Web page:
current events\(\def\hfill{\hskip 5em}\def\hfil{\hskip 3em}\def\eqno#1{\hfil {#1}}\)

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ISSN: 1600-5775

Current events

(Received 15 December 2009; accepted 15 December 2009; online 22 December 2009)

1. 8th SESAME users meeting attracts 180 delegates in Petra

Some 180 delegates and two Nobel laureates assembled together in the historical city of Petra in Jordan for the 8th SESAME users meeting during 19–21 November 2009. More than 100 delegates came from outside Jordan. All of the member countries were well represented with a major presence of users from Egypt, Turkey, Iran and Israel. The two Nobel laureates were Richard Ernst from ETH Zurich and the 2009 prizewinner Ada Yonath from the Weizmann Institute of Science. Richard Ernst gave a thought-provoking plenary lecture on academic responsibility for shaping a beneficial future while Ada Yonath gave an inspiring lecture covering the journey for final recognition earlier this year. Despite the fact that she had received the prize this year and demand on her time would have been tremendous, she remained at the meeting for the whole of its duration, making herself available to young and experienced delegates alike. The young delegates were already enthused by her presence for the whole meeting but her detailed description of her 25 year-long journey on ribosome against all odds was inspiring. Her enthusiasm for the SESAME project was clear for all to see.[link]

[Figure 1]
Figure 1
Ada Yonath (second from left) with structural biology colleagues, from left, Samar Hasnain, Soichi Wakatsuki and Joel Sussman at the 8th SESAME users meeting.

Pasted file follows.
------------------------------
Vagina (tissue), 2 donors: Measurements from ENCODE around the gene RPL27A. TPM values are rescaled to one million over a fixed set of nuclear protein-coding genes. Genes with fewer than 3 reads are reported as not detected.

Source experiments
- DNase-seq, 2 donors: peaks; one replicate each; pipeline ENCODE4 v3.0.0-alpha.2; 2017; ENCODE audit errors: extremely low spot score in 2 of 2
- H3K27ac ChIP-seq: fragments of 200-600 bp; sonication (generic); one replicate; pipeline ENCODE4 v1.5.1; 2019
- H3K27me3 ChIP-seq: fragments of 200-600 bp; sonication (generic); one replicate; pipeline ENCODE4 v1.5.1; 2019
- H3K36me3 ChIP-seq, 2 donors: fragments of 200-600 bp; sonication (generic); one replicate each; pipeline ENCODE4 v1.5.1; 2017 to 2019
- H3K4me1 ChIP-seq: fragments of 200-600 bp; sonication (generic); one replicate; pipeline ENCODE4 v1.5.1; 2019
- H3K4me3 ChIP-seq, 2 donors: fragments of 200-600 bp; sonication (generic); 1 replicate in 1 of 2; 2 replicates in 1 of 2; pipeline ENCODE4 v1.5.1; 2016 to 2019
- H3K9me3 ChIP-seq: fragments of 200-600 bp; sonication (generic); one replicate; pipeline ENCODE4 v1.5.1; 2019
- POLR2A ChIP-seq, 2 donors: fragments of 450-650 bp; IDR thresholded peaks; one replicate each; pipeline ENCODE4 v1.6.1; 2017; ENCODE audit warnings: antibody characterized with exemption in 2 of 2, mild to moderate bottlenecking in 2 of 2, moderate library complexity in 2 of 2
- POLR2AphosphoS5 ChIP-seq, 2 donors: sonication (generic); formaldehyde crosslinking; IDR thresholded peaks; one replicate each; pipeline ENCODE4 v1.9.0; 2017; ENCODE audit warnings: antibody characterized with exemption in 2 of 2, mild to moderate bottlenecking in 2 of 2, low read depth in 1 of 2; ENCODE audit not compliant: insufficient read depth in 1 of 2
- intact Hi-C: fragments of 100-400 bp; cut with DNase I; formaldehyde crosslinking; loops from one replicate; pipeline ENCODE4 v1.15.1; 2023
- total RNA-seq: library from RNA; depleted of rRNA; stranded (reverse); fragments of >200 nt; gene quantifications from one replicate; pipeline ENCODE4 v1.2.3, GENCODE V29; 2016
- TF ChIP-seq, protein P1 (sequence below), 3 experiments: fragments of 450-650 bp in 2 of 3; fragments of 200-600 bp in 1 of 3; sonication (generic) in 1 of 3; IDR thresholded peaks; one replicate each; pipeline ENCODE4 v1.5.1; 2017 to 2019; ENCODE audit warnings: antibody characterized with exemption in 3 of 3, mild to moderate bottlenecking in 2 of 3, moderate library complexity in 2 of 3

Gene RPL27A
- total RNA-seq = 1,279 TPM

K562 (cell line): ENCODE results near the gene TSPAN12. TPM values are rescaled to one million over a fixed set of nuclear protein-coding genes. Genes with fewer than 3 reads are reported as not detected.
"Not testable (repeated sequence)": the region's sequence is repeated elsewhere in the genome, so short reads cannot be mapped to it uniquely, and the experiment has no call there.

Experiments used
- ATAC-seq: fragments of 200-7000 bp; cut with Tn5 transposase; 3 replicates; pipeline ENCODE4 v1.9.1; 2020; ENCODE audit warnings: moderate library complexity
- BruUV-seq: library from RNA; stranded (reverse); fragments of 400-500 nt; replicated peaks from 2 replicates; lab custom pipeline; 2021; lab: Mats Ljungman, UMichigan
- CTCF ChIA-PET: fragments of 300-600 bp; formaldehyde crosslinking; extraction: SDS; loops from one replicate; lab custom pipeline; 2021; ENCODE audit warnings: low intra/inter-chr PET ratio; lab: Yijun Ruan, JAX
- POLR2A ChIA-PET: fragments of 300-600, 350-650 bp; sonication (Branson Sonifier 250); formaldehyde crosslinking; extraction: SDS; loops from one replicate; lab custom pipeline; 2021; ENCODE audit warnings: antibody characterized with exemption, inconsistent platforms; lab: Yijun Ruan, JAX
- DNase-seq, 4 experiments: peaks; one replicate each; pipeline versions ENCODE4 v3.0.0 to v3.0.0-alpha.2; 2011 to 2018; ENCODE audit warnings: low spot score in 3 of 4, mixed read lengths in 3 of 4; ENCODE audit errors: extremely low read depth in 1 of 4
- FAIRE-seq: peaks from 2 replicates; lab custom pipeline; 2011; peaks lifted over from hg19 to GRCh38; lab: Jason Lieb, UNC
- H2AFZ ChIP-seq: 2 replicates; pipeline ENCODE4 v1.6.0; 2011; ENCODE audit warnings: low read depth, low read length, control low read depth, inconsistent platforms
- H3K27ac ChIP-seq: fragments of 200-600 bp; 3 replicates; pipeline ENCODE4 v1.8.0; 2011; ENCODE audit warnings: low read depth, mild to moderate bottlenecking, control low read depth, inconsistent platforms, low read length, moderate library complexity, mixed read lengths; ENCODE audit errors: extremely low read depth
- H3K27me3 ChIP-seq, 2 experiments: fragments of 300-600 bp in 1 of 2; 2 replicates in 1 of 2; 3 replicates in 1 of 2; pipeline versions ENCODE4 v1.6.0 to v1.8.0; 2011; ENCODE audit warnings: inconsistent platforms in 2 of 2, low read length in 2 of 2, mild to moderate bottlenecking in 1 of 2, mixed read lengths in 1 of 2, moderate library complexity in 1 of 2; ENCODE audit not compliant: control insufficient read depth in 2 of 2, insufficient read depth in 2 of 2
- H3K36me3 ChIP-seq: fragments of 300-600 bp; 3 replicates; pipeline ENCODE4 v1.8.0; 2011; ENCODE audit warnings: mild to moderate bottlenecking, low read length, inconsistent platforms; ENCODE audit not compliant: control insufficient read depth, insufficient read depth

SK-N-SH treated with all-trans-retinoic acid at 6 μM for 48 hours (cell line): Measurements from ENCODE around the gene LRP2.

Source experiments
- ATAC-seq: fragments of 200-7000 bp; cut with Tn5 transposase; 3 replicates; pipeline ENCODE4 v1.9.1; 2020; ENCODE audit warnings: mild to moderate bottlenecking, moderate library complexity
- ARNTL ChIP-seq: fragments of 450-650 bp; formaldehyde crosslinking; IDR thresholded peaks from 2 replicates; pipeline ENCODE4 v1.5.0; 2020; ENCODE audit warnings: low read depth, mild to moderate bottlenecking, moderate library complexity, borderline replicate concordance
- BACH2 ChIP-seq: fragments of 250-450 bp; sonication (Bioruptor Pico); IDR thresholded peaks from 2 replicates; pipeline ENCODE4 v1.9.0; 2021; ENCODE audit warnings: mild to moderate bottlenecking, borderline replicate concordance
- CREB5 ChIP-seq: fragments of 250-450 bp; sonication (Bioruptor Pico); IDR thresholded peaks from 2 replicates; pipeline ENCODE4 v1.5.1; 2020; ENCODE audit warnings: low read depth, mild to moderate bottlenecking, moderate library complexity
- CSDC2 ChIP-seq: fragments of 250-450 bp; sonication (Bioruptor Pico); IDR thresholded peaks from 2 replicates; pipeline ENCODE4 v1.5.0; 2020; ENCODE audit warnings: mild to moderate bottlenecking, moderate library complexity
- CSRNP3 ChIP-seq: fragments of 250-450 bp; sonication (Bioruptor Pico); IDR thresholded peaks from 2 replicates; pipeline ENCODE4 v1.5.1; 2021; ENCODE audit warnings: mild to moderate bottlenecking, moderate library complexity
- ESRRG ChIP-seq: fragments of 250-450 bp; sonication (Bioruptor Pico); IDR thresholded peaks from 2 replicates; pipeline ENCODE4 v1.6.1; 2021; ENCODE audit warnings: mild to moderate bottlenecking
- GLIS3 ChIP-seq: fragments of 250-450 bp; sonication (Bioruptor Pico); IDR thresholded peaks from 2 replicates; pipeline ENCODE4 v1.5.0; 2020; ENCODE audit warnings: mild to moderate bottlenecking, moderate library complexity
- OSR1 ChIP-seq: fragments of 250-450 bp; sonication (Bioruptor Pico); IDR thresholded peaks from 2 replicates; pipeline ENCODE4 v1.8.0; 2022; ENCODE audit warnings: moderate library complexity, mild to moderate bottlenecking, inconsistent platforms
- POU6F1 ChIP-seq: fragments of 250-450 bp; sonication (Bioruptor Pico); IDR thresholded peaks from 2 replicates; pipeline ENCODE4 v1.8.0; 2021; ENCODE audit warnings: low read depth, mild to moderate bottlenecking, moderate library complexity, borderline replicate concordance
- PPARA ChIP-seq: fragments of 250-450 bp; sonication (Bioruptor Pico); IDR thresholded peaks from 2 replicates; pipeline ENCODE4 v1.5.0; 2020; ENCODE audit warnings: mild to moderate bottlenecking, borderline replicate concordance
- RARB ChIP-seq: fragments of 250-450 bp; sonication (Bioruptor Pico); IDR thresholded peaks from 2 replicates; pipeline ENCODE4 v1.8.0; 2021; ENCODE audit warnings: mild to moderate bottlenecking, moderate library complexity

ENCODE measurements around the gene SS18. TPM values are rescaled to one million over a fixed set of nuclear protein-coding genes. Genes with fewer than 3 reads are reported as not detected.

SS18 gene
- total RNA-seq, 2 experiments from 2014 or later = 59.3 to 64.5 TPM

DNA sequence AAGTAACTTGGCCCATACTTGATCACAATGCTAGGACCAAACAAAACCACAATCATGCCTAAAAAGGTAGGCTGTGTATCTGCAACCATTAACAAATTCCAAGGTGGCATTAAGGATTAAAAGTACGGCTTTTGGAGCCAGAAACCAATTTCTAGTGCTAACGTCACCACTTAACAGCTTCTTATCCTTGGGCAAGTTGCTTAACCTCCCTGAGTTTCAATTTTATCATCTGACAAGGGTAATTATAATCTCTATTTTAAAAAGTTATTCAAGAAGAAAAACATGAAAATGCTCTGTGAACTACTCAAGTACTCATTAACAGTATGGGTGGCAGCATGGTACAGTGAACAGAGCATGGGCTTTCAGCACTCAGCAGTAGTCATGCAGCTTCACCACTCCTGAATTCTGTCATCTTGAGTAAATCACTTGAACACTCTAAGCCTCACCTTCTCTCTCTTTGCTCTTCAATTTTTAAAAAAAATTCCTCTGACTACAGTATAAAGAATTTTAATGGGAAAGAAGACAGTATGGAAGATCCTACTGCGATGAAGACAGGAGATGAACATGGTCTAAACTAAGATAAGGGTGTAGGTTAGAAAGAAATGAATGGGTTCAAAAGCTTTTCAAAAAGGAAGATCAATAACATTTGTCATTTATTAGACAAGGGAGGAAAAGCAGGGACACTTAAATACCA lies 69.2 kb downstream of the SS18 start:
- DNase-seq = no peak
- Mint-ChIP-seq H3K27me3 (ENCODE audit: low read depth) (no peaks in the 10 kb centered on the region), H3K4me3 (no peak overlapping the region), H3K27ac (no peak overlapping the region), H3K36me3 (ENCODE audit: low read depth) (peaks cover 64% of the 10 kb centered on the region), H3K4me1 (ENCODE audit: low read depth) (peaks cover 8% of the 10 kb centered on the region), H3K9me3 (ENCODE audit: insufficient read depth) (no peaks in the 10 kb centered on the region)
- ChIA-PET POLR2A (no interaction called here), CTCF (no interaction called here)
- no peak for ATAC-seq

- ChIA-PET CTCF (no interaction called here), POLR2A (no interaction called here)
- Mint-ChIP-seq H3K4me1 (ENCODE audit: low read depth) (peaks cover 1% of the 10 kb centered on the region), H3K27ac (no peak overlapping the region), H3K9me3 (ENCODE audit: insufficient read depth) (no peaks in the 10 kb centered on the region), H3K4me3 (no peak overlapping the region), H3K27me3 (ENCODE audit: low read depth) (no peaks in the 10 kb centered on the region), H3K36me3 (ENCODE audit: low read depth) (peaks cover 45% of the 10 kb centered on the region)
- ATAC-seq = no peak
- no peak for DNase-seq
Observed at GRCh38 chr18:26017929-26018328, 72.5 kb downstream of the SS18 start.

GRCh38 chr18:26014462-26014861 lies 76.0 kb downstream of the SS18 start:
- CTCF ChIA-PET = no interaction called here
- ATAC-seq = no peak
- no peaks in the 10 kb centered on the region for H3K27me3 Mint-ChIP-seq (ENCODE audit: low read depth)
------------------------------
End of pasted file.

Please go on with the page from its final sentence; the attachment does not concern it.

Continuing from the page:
The delegates also learned about the current status of the project, from injector to phase-one beamlines. They learned how the first element in the accelerator complex, the pre-injector microtron, provided the first beam on 14 July 2009. Significant upgrade has been made to the 30 year-old classical microtron given to SESAME by the German BESSY facility. Re-operation has been accomplished through several steps such as testing the different subsystems of the microtron, installing and reconnecting the microtron in its final position in the experimental hall, and replacing the old vacuum and control systems with new ones. In addition, several talks were given by experts from the region and other synchrotron radiation centres, providing a broad coverage of science areas which SESAME would cover via its `day-one' beamlines. Speakers included Zehra Sayers, Zahid Hussain, Uwe Bergmann, Paul Dumas, Samar Hasnain, Jean Susini, Soichi Wakatsuki, Joel Sussman, Graham George, Lisa Miller and Herman Winick. Joan Bordas, Director of ALBA, provided a detailed account of the impressive progress that has been made with the construction and installation of the ALBA project. He offered to host scientists and engineers from SESAME during the commissioning of ALBA and its beamlines, which should provide a very useful hands-on experience for the SESAME team. A formal Memorandum of Understanding was signed between ALBA and SESAME for close cooperation. Following the SESAME users meeting, a joint meeting of the beamline advisory committee and the science advisory committee took place where detailed plans for day-one and other phase-one beamlines were approved and then were endorsed by the council at its meeting on 24–25 November 2009.[link]

[Figure 2]
Figure 2
Hafeez Hoorani (SESAME) and Joan Bordas (ALBA) signing the Memorandum of Understanding. The Technical Director, Amor Nadji, and the President of the SESAME Council, Chris Llewellyn-Smith, look on.

2. RIKEN and Liverpool forge closer links for biomolecular structural and functional imaging

Stephen Holloway, Executive Pro-Vice-Chancellor of the University of Liverpool, who had signed a Memorandum of Understanding with RIKEN SPring-8 centre earlier in the year [J. Synchrotron Rad. (2009), 16, 314–315], took a delegation of senior scientists from the faculties of physical sciences and health and life sciences to RIKEN sites starting from the Harima campus. The week-long visit (9–13 November) comprised symposia at the Harima, Yokohama and Wako campuses as well as a reception and Millennium Science Forum symposium at the British Embassy. More than 100 senior scientists and policy makers from Japan, including RIKEN's executive directors Kenji Takeda and Yoshiharu Doi, attended the symposium and reception at the embassy.[link]

[Figure 3]
Figure 3
RIKEN (left) and Liverpool (right) scientists with the British Ambassador, David Warren. Hiromichi Kamitsubo, the founding Director of SPring-8, is in the centre, next to David Warren.